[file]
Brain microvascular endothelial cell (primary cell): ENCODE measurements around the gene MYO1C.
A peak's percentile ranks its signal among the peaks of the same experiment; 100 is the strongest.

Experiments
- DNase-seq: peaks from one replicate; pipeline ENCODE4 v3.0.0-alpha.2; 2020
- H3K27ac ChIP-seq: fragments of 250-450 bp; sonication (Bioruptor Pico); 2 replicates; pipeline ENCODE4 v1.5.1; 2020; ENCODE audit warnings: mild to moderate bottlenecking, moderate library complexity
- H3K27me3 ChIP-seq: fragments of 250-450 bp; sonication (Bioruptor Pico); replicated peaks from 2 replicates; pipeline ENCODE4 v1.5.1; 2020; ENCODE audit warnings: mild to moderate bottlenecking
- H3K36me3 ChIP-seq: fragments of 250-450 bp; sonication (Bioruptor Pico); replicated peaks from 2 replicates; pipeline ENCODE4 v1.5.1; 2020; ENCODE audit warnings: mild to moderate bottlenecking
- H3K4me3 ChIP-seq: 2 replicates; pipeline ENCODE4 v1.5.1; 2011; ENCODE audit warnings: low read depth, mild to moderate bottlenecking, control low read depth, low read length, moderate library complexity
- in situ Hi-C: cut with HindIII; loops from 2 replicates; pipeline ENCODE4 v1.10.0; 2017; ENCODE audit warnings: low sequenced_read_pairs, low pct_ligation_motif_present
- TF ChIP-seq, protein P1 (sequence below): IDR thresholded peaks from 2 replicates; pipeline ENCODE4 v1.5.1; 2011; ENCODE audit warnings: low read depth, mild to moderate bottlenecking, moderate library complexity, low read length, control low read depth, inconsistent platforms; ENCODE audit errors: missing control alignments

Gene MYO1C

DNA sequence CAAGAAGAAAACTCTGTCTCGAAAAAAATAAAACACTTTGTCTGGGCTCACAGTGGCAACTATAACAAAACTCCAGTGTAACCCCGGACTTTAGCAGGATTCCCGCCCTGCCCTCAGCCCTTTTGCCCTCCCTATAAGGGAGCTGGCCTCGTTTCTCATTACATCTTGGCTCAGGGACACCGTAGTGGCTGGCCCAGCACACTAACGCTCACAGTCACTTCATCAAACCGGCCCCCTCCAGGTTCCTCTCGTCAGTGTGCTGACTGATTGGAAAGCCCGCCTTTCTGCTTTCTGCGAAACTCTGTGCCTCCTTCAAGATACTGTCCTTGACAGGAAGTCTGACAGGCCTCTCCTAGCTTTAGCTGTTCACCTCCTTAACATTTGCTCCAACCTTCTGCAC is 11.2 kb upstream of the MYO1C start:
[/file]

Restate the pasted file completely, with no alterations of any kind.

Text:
Brain microvascular endothelial cell (primary cell): ENCODE measurements around the gene MYO1C.
A peak's percentile ranks its signal among the peaks of the same experiment; 100 is the strongest.

Experiments
- DNase-seq: peaks from one replicate; pipeline ENCODE4 v3.0.0-alpha.2; 2020
- H3K27ac ChIP-seq: fragments of 250-450 bp; sonication (Bioruptor Pico); 2 replicates; pipeline ENCODE4 v1.5.1; 2020; ENCODE audit warnings: mild to moderate bottlenecking, moderate library complexity
- H3K27me3 ChIP-seq: fragments of 250-450 bp; sonication (Bioruptor Pico); replicated peaks from 2 replicates; pipeline ENCODE4 v1.5.1; 2020; ENCODE audit warnings: mild to moderate bottlenecking
- H3K36me3 ChIP-seq: fragments of 250-450 bp; sonication (Bioruptor Pico); replicated peaks from 2 replicates; pipeline ENCODE4 v1.5.1; 2020; ENCODE audit warnings: mild to moderate bottlenecking
- H3K4me3 ChIP-seq: 2 replicates; pipeline ENCODE4 v1.5.1; 2011; ENCODE audit warnings: low read depth, mild to moderate bottlenecking, control low read depth, low read length, moderate library complexity
- in situ Hi-C: cut with HindIII; loops from 2 replicates; pipeline ENCODE4 v1.10.0; 2017; ENCODE audit warnings: low sequenced_read_pairs, low pct_ligation_motif_present
- TF ChIP-seq, protein P1 (sequence below): IDR thresholded peaks from 2 replicates; pipeline ENCODE4 v1.5.1; 2011; ENCODE audit warnings: low read depth, mild to moderate bottlenecking, moderate library complexity, low read length, control low read depth, inconsistent platforms; ENCODE audit errors: missing control alignments

Gene MYO1C

DNA sequence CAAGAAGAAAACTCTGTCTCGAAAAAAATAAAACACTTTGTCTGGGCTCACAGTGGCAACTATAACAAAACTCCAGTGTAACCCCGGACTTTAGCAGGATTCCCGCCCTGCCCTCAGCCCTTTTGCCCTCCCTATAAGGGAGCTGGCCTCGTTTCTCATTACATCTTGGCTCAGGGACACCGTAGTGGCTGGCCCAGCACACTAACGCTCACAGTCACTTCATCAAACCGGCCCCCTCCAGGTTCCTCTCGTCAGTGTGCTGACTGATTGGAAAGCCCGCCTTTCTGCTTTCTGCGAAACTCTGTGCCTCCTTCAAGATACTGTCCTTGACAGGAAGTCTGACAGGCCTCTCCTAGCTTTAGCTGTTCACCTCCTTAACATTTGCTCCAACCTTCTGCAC is 11.2 kb upstream of the MYO1C start: